Master athletes are defined as aging athletes that are no longer competitive in their sports division. These athletes transition into a new title: veteran or masters athlete. There are many masters divisions broken up into different age groups relative to their sport; however, let’s concentrate on the category of 50 years of age or older.
Physical activity is important for all ages and is a key factor in living a healthy lifestyle. It is recommended by the Centers for Disease Control and Prevention that all adult Americans ages 65 and older get 150 minutes of moderate activity every week and perform muscle-strengthening activities for major muscle groups at least two or more times per week. Master athletes not only meet, but exceed the physical activity recommendations from the Centers for Disease Control and Prevention, as they diligently train to compete in their desired sports. Participation in competitive sports at the master’s level has proven to have both physical and psychological benefits. These benefits include decreased overall mortality, decreased resting blood pressure, decreased risk of cardiovascular disease, enhanced productivity of older adults, promoting a positive and active image of older adults, increased bone mass, enhanced relaxation and many others.
For many athletes including master athletes, it is sometimes confusing to know what nutritional guidelines to follow to help with peak performance. For most adults our caloric needs begin to decrease due to a decrease in basal metabolic rate as we age. However, many research studies have concluded that this is not true in the case of master athletes who continue to vigorously exercise. Estimated Energy Requirements for older adults vary based on factors such as activity level, age, sex and possible disease states. See the table below for Estimated Energy Requirements for Active Older Adults.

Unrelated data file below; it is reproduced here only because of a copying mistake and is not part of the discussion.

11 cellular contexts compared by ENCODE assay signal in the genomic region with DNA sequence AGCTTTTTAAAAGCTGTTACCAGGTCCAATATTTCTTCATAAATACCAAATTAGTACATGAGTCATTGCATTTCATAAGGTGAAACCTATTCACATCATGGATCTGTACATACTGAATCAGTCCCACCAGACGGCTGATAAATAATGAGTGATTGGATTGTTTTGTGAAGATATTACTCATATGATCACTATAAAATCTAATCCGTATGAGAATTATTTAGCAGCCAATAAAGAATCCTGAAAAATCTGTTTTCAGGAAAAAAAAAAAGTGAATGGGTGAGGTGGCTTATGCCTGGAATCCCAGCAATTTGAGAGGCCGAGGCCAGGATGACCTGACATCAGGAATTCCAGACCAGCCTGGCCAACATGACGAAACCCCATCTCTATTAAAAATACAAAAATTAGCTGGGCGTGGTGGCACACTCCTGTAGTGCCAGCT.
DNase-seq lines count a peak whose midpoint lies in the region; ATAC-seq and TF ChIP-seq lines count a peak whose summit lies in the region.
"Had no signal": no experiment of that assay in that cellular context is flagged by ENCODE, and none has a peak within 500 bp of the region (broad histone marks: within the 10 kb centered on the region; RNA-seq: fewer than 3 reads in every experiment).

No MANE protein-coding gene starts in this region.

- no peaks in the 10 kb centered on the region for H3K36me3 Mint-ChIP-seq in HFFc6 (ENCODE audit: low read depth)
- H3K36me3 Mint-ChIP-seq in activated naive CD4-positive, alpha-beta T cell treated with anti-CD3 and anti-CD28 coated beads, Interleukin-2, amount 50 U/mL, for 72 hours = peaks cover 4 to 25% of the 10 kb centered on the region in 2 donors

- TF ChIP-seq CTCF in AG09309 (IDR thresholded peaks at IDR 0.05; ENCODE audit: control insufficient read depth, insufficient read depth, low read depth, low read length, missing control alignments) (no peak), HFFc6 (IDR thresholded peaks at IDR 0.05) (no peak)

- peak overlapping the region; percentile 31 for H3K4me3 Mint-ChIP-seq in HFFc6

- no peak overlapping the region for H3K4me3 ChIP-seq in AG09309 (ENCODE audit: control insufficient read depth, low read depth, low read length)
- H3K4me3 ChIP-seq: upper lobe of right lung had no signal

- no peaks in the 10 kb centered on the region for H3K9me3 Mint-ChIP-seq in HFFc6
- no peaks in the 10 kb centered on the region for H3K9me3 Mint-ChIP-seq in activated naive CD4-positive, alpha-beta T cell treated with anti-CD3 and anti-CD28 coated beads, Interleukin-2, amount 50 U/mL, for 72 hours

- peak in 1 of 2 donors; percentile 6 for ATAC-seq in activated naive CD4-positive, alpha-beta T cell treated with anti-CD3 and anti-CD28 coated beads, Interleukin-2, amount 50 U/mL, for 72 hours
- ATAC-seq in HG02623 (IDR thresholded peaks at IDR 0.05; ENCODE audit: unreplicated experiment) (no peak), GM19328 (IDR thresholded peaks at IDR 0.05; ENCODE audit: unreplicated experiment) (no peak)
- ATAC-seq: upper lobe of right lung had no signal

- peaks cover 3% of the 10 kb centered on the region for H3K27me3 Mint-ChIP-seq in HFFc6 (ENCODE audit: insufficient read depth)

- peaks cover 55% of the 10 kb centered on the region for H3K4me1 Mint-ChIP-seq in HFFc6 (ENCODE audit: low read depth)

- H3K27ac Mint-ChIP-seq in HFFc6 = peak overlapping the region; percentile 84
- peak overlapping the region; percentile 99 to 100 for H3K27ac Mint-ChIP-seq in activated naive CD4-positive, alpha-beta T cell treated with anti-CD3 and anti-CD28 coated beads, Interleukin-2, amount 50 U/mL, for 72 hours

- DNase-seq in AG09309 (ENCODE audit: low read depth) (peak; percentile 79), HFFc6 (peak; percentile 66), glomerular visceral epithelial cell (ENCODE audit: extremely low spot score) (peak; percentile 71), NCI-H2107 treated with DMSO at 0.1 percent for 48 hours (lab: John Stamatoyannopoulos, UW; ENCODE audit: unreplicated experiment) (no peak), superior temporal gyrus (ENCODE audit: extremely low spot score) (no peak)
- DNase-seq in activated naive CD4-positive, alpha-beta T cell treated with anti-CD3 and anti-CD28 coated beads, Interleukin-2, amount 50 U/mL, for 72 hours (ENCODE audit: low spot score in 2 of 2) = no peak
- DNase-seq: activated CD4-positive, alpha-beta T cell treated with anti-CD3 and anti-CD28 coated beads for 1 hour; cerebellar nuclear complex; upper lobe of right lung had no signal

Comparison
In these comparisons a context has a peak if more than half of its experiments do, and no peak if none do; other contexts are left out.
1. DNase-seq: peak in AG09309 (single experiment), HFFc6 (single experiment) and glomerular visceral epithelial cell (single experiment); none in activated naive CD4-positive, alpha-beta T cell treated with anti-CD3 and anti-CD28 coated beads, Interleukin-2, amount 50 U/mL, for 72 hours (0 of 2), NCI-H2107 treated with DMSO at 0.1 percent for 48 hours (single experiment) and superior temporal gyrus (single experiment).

Age Group Men, kcal/day Women, kcal/day
50-59 2,757 2,186
60-69 2,657 2,116
70-79 2,557 2,046
80-89 2,457 1,976
The table above is a great resource for master athletes to follow; however, some master athletes could require more calories. Carbohydrate needs for masters athletes have not yet been defined; however, the guidelines used for younger athletes are recommended at this time. These guidelines include: 3 to 5 grams/kg/day of carbohydrate for very light, low-intensity skill exercise, 5 to 7 grams/kg/day of carbohydrate for moderate-to-high intensity exercise, and 7 to 12 grams/kg/day for the increased needs of endurance athletes. Protein needs for the master athlete include 1.2 to 1.7 grams/kg. The recommended daily fat intake for master athletes is 1 gram/kg.
The above guidelines are provided for individuals who are vigorously training and practicing for competition and performance. It is important to note that aging adults over 50, who are not considered master athletes should not consume the above guidelines. Please refer to Myplate.gov for healthy guidelines and tips for the average aging American.
Rosenbloom, C.A., Coleman, E.J. Sports Nutrition A Practice Manual for Professionals 5th Edition. Academy of Nutrition and Dietetics. 2012.